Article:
Monday, February 6, 2012

Spartacus and the Slave Revolt of 73-71 B.C.


The story of Spartacus has reached the point of popular culture, most recently realized in the Starz min-series Spartacus Blood and Sand. This series utilizes facts we know to be accurate and weaves them into a story designed to entertain. Here we will take a look what history tells us about the revolt (from Plutarch and others) and put it in the context of the Italian geography.

The slave revolt of 73 B.C. began when a group of gladiators (78 to be exact) broke out of the training camp of one Lentulus Badiates in Capua. Most of these men had been captured, held as slaves, and forced to fight for their lives in the arena. Few were Romans, the majority being Gauls, Germans, and Thracians. The gladiators escaped by breaking into the kitchen and stealing the cook’s knives and spits, which they were able to use as weapons to overpower the guards.

Outside Capua they had to good luck to come upon wagons loaded with weapons meant for gladiators in another city so they were able to arm themselves. Spartacus was elected  the chief of three captains. It’s possible the other two were Crixus and Oenomaus.

After defeating the Romans who were pursuing them out of Capua, the rebels were able to substitute Roman weapons for their gladiator weapons, which they considered dishonorable. First attacked by the praetor Clodius on a mountain (Vesuvius?), Spartacus’ men were able to escape to the other side, circle around, attack, and defeat the Roman force. After this battle, the rebel force grew stronger though the recruitment of sympathetic allies.

The log of attempts to defeat Spartacus and his men follows:

1. The praetor Publius Varinus sent his lieutenant Furius against the rebels with 2,000 men and they are defeated.

2. Cossinius was sent to give advice and counsel to Varinius but he and his men are intercepted while in camp and killed.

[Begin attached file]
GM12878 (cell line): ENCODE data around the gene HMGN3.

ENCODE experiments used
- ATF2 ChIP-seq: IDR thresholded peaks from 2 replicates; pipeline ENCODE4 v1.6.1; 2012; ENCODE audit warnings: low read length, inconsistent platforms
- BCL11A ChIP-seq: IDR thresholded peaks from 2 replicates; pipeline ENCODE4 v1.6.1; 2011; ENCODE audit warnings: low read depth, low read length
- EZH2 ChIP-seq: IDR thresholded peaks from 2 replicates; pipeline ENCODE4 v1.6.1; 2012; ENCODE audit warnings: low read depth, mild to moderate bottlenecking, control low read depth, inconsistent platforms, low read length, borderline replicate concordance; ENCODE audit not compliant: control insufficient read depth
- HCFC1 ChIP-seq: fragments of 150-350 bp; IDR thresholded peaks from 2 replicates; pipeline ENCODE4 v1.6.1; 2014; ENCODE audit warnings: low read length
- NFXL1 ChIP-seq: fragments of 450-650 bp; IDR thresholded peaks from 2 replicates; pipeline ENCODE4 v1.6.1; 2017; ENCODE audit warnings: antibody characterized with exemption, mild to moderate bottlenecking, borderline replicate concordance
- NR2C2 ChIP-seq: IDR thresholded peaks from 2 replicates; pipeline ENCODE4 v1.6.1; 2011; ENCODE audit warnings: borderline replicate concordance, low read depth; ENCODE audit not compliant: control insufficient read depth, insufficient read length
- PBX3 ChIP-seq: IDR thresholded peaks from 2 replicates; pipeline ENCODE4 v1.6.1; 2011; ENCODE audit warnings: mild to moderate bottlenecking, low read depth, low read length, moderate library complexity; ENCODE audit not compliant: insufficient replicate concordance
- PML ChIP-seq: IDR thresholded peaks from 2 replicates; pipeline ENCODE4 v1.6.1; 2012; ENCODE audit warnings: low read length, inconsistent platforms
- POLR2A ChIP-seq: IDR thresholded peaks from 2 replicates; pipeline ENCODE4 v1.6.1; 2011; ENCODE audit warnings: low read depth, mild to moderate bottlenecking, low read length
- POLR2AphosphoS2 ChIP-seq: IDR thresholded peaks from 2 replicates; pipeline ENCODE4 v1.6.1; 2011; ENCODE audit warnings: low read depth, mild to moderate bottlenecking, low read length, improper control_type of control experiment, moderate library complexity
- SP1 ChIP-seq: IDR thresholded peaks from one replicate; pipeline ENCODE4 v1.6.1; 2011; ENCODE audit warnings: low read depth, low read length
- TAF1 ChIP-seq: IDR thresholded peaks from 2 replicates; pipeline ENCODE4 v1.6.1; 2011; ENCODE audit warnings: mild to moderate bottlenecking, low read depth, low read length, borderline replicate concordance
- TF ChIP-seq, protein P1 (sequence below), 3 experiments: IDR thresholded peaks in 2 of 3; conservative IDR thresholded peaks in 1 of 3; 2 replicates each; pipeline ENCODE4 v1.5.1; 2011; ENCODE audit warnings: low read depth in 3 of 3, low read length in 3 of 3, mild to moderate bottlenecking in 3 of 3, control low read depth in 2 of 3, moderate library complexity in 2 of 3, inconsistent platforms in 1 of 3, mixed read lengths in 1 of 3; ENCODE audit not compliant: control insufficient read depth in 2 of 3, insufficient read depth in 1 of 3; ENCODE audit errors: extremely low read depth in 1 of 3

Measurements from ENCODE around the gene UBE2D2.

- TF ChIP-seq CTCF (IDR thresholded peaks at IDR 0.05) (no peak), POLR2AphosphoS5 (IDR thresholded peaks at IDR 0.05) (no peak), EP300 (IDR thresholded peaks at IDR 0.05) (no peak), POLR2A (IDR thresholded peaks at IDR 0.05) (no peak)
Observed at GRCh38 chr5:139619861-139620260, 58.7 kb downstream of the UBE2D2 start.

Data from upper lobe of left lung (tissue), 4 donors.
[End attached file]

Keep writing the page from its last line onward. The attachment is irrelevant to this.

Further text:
Spartacus decides to march his men to the Alps and allow them to go their separate ways – Gauls to the west to their homeland and Thracians to the east. But there arose a disagreement on this because Crixus, the Gaul, did not want to return to his homeland and was content to stay in the Italian peninsula and play the brigand. In the fall of 73 B.C. the rebels returned to the south.

3. The consul Gellius attacks the German rebel faction and soundly defeats them.

4. At the same time Lentulus attacks the rebel force led by Spartacus and sees his officers defeated.

In the spring of 72 B.C. the rebels again move north.

5. The praetor Cassius attacks Spartacus with 10,000 men and is defeated at Mutina(?).

Meanwhile, an angry Senate gives Crassus the job of defeating Spartacus.

6. Stationed at Picenum, Crassus sends his lieutenant Mummius with two legions to observe and not attack the rebels. Spartacus is able to draw Mummius into battle and the Romans are routed.

A furious Crassus proceeds to decimate his army while Spartacus retreats down through Lucania into the toe of Italy. The latter attempts to cross into Sicily with the aid of Cilician pirates but they deceive him and sail away. Spartacus settles his army near Rhegium.

After arriving at the Italian toe, Crassus orders that a wall be build across the isthmus to prevent a rebel escape. The resulting wall is 37 miles long!


The location of the wall on this map is an approximation based on the closest point to Rhegium that a 37 mile line could be placed.

Crassus asks the Senate to recall Lucullus from Thrace and Pompey from Spain to assist him in defeating the rebels. Some deserters from Spartacus’ army breakout and are about to be taken by Crassus when Spartacus comes to their aid. Crassus attacks the deserters a second time and is able to kill 12,000.

Spartacus retires to the mountains of Petelia, where he is pursued by two of Crassus’ officers Quintius and Scrofa.

7. Both are utterly defeated by Spartacus at Petelia.

At this juncture Spartacus men, tired of retreat, demand that the rebel army return and fight the Romans to the death. They engage the armies of Crassus and Pompey and are finally defeated. The body of Spartacus is never found.

The map below shows the movements of Spartacus and his rebel army over the period of the revolt.


2 comments:

marcos toledo said...

Is there any evidence Spartacus might have seen service in the Roman Army. The only times the Romans were defeated were when the commander was incompetent, their opponents better led or knew their tactics plus the commander did not know the or was unfamiler with the battlefeild.

Mike Anderson said...

Marcos,

We only have Appian to tell us about Spartacus and the Roman army. I quote, "At the same time Spartacus, a Thracian by birth, who had once served as a soldier with the Romans, but had since been a prisoner and sold for a gladiator, and was in the gladiatorial training-school at Capua."

Plutarch says only the following, "He was a Thracian from the nomadic tribes and not only had a great spirit and great physical strength, but was, much more than one would expect from his condition, most intelligent and cultured, being more like a Greek than a Thracian."